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4. Civil Liberties: Safeguarding the Individual, Readings
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Readings Unit 4

The Readings for Democracy in America unit 4 are available here for download as a PDF file. You'll need a copy of Adobe Acrobat Reader to read the files. Acrobat Reader is available free for download from adobe.com.

Download Unit 4 Readings, Civil Liberties: Safeguarding the Individual

  • Introduction—Civil Liberties: Safeguarding the Individual

  • Tocqueville, Democracy in America: “Effects of the Tyranny of the Majority Upon the National Character of the Americans—The Courtier Spirit in the United States”

  • Locke, “An Essay Concerning the True Original, Extent, and End of Civil Government”

  • Mill, “On Liberty”

  • Thoreau, “Civil Disobedience”


  1. In what ways, according to Tocqueville, do democracies exercise despotism over the minds of men?

  2. What did Locke make of the argument that Adam had a natural dominance over his children?

  3. According to Mill, how far should the liberty of the individual be limited?

  4. How did Thoreau believe that most men serve the state?

Introduction—Civil Liberties: Safeguarding the Individual

Unimaginably old but surprisingly new, civil liberties have become central to American perceptions of what it is to be an individual as well as an American. The ability to be left alone with your beliefs, opinions, and actions may be as old as Achilles but has certainly reached new importance in the twentieth century. It has also contributed to, as Tocqueville predicted, new difficulties. In a democratic society people necessarily become more skeptical of the beliefs of their neighbors but more reliant on the beliefs of the “public.”

In the United States, the majority undertakes to supply a multitude of ready-made opinions for the use of individuals, who are thus relieved from the necessity of forming opinions of their own. Everybody there adopts great numbers of theories, on philosophy, morals, and politics, without inquiry, upon public trust; and if we examine it very closely, it will be perceived that religion itself holds sway there much less as a doctrine of revelation than as a commonly received opinion.

Democracy, Tocqueville supposed, presented new challenges for individualism, particularly through the threat of mass culture overwhelming individual tastes, opinions, and ideas, even as it presented important possibilities.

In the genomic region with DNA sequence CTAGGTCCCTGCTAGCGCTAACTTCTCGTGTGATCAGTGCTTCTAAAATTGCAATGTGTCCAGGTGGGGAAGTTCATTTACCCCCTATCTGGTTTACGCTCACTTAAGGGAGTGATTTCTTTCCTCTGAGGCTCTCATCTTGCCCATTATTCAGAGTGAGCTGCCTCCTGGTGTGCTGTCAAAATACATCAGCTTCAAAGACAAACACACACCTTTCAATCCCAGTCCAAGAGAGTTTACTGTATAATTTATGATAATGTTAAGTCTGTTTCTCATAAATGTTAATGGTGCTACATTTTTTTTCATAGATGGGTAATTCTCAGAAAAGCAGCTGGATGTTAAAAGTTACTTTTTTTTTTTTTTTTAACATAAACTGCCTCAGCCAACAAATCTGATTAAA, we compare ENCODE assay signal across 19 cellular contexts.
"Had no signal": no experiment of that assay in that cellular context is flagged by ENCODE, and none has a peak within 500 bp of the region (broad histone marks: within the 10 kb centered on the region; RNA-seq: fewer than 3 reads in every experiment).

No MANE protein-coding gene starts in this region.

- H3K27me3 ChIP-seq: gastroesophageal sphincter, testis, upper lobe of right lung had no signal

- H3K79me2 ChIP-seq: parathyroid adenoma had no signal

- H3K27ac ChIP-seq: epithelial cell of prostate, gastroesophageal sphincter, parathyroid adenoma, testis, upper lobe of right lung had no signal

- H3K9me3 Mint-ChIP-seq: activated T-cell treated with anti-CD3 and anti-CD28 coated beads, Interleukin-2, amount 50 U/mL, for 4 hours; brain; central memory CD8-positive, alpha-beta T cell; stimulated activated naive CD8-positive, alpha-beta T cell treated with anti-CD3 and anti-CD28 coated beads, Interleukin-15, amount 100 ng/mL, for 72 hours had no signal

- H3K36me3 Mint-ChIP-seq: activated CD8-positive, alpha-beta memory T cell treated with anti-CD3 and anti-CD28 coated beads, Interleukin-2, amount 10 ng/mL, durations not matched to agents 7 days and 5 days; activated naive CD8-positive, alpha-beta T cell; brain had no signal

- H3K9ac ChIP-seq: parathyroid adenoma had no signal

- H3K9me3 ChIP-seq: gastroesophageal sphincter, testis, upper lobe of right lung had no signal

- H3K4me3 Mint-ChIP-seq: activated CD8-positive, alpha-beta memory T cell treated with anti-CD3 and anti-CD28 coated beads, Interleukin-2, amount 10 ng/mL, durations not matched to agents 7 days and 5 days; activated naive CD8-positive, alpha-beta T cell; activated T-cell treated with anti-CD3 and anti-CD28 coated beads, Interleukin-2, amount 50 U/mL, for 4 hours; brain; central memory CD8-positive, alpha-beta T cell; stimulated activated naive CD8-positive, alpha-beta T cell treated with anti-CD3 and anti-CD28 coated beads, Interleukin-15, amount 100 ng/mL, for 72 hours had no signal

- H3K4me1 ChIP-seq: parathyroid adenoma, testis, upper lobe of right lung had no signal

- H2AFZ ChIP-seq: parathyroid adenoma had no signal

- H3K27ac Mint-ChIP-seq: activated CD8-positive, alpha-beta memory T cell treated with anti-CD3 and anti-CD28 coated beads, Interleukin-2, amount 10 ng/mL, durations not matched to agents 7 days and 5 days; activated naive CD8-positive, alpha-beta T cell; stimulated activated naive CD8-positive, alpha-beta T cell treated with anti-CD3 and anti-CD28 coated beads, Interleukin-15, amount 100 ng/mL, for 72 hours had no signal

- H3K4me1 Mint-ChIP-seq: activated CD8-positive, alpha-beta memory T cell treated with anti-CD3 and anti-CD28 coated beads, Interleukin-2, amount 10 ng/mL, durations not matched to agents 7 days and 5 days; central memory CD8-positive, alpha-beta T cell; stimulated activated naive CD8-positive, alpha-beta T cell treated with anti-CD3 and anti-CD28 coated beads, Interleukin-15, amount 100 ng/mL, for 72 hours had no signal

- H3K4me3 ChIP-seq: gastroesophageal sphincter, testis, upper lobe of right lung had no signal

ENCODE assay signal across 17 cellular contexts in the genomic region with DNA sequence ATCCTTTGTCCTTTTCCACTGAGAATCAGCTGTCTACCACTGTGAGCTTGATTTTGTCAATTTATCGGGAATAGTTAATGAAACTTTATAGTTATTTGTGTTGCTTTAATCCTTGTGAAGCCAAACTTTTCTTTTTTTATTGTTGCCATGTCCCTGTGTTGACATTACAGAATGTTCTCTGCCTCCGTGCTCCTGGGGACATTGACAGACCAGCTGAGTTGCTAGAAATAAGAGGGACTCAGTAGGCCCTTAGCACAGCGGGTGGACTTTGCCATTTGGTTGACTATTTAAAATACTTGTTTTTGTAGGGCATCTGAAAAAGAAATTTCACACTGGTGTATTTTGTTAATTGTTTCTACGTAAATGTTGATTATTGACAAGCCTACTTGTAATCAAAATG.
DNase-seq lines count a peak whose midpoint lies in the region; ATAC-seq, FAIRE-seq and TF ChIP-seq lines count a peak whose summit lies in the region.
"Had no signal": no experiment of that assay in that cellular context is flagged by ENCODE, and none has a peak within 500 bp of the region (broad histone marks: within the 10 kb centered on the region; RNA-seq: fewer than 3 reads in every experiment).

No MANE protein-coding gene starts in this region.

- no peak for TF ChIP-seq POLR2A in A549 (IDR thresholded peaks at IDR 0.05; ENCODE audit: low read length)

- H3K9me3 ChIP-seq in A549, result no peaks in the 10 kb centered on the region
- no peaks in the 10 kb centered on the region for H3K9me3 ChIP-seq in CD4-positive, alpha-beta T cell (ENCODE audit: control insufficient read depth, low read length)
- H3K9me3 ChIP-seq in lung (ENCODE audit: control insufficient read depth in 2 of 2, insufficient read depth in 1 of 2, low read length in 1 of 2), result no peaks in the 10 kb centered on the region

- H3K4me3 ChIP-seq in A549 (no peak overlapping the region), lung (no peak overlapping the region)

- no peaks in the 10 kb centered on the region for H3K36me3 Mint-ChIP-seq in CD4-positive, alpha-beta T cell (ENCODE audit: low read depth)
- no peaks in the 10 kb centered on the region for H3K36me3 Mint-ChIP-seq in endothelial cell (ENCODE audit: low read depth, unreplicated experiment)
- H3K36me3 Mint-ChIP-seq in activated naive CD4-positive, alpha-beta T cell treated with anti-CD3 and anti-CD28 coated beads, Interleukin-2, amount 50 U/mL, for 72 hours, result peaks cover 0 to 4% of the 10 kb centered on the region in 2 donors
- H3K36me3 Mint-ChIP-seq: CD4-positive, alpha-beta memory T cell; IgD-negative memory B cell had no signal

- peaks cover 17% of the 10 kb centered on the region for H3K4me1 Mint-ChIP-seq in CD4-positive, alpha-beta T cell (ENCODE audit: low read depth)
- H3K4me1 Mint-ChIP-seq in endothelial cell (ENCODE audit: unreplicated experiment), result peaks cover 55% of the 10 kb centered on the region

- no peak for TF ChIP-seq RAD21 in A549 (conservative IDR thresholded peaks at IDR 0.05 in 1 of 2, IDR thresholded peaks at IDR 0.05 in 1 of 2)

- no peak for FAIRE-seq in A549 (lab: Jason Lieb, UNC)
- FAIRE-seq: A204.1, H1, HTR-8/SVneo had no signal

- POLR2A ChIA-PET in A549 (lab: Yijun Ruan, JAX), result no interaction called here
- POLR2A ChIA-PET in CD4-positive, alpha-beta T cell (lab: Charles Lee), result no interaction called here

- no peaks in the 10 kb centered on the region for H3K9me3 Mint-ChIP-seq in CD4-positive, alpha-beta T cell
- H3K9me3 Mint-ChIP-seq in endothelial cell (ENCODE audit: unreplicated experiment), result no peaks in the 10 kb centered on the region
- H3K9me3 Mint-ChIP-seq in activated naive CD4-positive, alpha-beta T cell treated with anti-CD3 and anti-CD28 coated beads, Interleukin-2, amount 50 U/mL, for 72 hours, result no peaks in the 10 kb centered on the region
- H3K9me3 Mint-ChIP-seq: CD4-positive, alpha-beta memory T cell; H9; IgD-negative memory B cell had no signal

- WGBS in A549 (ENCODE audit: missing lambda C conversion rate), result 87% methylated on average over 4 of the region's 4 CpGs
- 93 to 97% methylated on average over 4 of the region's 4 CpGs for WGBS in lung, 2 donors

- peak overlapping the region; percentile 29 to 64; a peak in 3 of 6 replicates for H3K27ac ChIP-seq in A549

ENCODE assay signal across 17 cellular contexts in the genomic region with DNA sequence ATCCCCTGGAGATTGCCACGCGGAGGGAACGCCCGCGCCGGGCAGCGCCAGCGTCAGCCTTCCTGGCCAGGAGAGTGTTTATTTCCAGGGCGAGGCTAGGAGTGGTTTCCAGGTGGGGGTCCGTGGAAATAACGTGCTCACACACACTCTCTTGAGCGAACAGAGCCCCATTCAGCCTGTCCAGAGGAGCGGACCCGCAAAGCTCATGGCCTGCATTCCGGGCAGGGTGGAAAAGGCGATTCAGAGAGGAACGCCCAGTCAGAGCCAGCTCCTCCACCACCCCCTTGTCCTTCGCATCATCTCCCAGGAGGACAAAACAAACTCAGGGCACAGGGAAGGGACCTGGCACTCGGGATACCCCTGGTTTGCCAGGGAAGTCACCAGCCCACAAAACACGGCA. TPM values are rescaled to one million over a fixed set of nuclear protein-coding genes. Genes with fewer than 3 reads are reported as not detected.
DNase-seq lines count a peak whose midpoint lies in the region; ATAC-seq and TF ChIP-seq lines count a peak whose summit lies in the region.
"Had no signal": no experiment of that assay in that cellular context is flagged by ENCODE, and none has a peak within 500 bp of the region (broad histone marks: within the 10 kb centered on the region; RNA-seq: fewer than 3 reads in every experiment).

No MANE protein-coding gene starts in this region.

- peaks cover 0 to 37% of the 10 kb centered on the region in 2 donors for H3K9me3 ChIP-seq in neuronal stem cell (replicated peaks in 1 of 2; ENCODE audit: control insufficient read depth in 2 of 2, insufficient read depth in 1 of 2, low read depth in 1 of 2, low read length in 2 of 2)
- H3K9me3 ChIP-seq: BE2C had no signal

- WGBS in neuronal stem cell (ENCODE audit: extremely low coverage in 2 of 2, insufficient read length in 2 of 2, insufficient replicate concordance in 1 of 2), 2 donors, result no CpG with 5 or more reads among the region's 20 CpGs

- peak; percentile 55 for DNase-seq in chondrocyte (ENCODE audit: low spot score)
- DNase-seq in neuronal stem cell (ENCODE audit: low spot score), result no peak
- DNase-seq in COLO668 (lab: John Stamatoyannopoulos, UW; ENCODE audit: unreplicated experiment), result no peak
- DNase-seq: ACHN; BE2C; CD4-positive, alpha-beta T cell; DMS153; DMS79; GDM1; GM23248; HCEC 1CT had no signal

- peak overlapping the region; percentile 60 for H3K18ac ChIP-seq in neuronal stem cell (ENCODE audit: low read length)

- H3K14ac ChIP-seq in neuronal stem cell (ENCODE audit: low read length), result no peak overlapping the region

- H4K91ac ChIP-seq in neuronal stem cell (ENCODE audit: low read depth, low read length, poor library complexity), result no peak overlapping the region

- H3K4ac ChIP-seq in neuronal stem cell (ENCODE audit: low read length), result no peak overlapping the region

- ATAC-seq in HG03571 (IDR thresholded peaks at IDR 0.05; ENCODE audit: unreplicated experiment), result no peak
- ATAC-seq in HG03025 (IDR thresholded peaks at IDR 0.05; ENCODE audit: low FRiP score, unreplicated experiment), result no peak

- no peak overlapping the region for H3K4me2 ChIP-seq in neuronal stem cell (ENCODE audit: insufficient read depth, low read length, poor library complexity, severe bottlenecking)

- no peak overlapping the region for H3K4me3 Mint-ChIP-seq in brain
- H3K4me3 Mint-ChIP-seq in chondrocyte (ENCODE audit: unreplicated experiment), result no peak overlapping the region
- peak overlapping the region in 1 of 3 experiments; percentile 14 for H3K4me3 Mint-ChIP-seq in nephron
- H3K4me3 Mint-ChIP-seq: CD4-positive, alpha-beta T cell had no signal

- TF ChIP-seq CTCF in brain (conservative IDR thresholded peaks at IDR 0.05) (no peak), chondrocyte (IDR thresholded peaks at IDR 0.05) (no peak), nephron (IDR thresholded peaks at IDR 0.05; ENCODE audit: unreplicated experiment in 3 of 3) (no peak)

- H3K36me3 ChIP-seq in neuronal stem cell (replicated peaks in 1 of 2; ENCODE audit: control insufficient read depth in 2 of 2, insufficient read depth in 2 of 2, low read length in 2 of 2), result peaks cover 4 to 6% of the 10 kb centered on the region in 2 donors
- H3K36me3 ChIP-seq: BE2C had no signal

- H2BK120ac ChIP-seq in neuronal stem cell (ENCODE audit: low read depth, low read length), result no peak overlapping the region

The readings collected here offer significant background information on the growth and development of notions of individualism. John Locke’s and John Stuart Mill’s are standard texts on liberty and individual freedom. They attempt to explain why people should be left alone in their own personal choices and to explicate the powerful, sometime supreme role of the individual in political society.

These selections are made more complex with the addition of a reading not normally taken to be about abstract liberty—that of Henry David Thoreau. This piece provides substance and context for the writings of Locke and Mill. That is, it explores the backgrounds, costs, and responsibilities of liberties in very specific contexts. While Thoreau’s piece is not one of his more naturalist writings, it does suggest some meanings of the natural world for Thoreau that bear an interesting relationship to the role of the land in the writings of Jefferson (The Declaration of Independence) and Locke.

All of these selections explore the background and foreground of Tocqueville’s claim that liberty, especially of opinion, experienced numerous challenges in the United States. The readings chosen from earlier sources expound a more natural source of individual interests and ideas. The later readings often deal more explicitly with the challenges presented to individualism—individualism is a struggle and a goal, not a given.


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